CEDAR RAPIDS — Scott Carnes walked off the final green of the Senior City Amateur golf tournament yesterday with his friends and competitors.
It was a unique situation that faced Carnes as he edged out his counterparts Todd Hingtgen and Dan Dalziel by a stroke in yesterday’s competition, after shooting a 149. The 69-year-old Carnes said it was a genuine battle through the end.
“That’s the great thing about it,” Carnes said. “They say to you, ‘Great shot,’ and they mean it. It isn’t like they walk away and scuff. They root for you, too.”
Carnes said he played not to hold a lead or get to the lead, but rather playing hole by hole. He had no idea where he stood in terms of position, but knew it was going to be close.
“It was a very interesting round because we switched the nines,” Carnes said. “I birdied No. 3 and No. 5, which got me into the lead and it was a straight battle after that.”
Carnes wasn’t the only one playing with a group of his comrades during the weekend. Jack Peacock, who played in the Silver Seniors division (a division for players 70-plus years old) beat out his acquaintance Richard Tolliver by a stoke early on in the afternoon.
Peacock has spent the past 19 years playing in this tournament and said it gets harder every year.
“I started when I was 50,” Peacock said. “I ran out of things to do and got too old to play softball. All of my friends played golf; that’s why I took it up.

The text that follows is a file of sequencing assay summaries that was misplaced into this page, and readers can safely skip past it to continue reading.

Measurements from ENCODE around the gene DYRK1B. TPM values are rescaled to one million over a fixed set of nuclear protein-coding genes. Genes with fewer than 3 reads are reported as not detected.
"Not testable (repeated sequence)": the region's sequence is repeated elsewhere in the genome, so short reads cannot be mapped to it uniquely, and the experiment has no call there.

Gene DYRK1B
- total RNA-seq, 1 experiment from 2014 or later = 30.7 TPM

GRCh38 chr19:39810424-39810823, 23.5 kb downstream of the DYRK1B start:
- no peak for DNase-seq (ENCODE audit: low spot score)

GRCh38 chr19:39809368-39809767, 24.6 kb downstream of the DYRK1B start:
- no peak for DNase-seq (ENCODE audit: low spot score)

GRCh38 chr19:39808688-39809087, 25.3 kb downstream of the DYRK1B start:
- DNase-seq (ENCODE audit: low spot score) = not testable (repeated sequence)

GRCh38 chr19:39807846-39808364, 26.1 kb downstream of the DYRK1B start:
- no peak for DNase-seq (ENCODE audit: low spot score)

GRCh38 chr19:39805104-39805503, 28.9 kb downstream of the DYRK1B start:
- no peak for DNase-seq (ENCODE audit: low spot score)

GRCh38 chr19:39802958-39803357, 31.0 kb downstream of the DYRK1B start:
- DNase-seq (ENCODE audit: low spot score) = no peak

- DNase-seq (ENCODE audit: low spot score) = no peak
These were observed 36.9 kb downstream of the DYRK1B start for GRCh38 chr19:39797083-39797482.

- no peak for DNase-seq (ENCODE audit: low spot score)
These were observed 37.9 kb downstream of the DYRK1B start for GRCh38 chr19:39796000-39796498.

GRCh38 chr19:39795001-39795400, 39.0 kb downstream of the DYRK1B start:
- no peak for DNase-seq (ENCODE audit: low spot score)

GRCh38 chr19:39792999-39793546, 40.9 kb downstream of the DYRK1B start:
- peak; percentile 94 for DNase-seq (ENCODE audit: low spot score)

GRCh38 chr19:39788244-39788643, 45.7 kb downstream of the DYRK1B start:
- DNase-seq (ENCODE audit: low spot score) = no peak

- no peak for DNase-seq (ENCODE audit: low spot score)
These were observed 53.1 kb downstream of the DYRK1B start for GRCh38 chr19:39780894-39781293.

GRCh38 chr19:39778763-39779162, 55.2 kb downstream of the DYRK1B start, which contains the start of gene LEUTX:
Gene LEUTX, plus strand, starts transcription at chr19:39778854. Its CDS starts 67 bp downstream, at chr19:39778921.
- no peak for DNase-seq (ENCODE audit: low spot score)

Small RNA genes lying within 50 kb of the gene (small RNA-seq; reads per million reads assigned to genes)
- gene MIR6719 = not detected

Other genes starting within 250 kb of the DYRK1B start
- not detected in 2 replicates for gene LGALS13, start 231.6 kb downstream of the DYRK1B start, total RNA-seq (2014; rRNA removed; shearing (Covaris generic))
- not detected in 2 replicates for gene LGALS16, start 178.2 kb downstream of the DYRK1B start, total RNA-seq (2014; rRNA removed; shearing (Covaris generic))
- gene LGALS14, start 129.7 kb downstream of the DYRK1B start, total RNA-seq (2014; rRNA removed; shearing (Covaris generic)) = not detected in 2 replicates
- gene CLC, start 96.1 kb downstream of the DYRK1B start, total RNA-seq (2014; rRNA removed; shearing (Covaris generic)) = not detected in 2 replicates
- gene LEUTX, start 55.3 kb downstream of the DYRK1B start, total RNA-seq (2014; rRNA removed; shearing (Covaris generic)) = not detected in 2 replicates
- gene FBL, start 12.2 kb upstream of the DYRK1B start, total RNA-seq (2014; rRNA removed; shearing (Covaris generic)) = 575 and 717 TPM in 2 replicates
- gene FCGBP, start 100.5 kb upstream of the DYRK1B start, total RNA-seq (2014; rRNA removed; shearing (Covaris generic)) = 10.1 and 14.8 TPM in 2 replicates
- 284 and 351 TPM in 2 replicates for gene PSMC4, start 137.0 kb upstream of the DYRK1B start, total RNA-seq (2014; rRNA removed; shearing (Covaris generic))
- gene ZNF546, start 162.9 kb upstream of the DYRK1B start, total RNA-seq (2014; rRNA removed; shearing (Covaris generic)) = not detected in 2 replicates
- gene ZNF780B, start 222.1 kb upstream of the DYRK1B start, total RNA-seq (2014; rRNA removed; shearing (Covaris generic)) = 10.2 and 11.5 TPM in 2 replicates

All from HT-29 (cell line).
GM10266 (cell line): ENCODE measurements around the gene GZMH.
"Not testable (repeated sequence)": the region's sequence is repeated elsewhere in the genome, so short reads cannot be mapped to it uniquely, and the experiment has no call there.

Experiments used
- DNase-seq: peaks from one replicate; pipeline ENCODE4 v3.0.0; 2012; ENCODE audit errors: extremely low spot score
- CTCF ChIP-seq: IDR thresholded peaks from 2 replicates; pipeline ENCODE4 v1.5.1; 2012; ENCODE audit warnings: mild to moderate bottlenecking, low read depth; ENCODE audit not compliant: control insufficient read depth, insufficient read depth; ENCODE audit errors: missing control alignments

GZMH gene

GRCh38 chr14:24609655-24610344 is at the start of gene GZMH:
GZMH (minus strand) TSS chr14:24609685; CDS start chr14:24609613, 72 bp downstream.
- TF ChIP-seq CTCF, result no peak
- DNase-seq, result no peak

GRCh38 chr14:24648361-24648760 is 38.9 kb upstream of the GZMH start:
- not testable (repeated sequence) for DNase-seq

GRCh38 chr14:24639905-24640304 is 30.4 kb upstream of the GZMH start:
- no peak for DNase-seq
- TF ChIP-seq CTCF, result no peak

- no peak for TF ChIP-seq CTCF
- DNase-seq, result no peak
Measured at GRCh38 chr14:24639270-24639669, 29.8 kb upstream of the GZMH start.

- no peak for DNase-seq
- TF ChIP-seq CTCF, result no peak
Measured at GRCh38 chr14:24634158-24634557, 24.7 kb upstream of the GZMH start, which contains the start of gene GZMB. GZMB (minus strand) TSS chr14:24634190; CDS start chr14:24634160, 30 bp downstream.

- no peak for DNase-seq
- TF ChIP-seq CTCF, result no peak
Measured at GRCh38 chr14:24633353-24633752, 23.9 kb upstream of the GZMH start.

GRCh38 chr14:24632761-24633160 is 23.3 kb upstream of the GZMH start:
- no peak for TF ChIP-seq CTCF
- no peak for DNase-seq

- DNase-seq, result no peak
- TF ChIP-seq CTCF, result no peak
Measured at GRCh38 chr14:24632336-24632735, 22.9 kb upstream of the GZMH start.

Mark McMahon, the head PGA pro at the Ellis Golf Course, said after running the course for a couple of months, he could already tell there was a real connection with the group of golfers he saw this weekend.
“Seems like a pretty good camaraderie with this group,” McMahon said. “A lot good friends and a good group overall.”
A tournament like the Senior City Amateur, not only for men but the women as well, brings golfers in the Cedar Rapids area together each year, McMahon said. It’s becoming friendlier than the regular City Amateur tournament and there’s more enjoyment behind the rounds.
Tournament director Gary Louvar said this kind of tournament provides the opportunity for players to get together each year.
“It’s a nice outlet for them and the biggest thing is the tournament is growing every year,” Louvar said. “This is the biggest tournament we’ve had with 144 who are playing in it.”
Louvar credits the influx of players this year to younger men coming in who were once too young for the tournament.The tournament is for members who are 50 or older.
“It gives them an outlet to play different tees. When they get older, they get to move up and won’t have to play all of the same tees,” Louvar said. “With the skill level and with the age, it provides an opportunity for everybody to still play and play on a competitive basis.”
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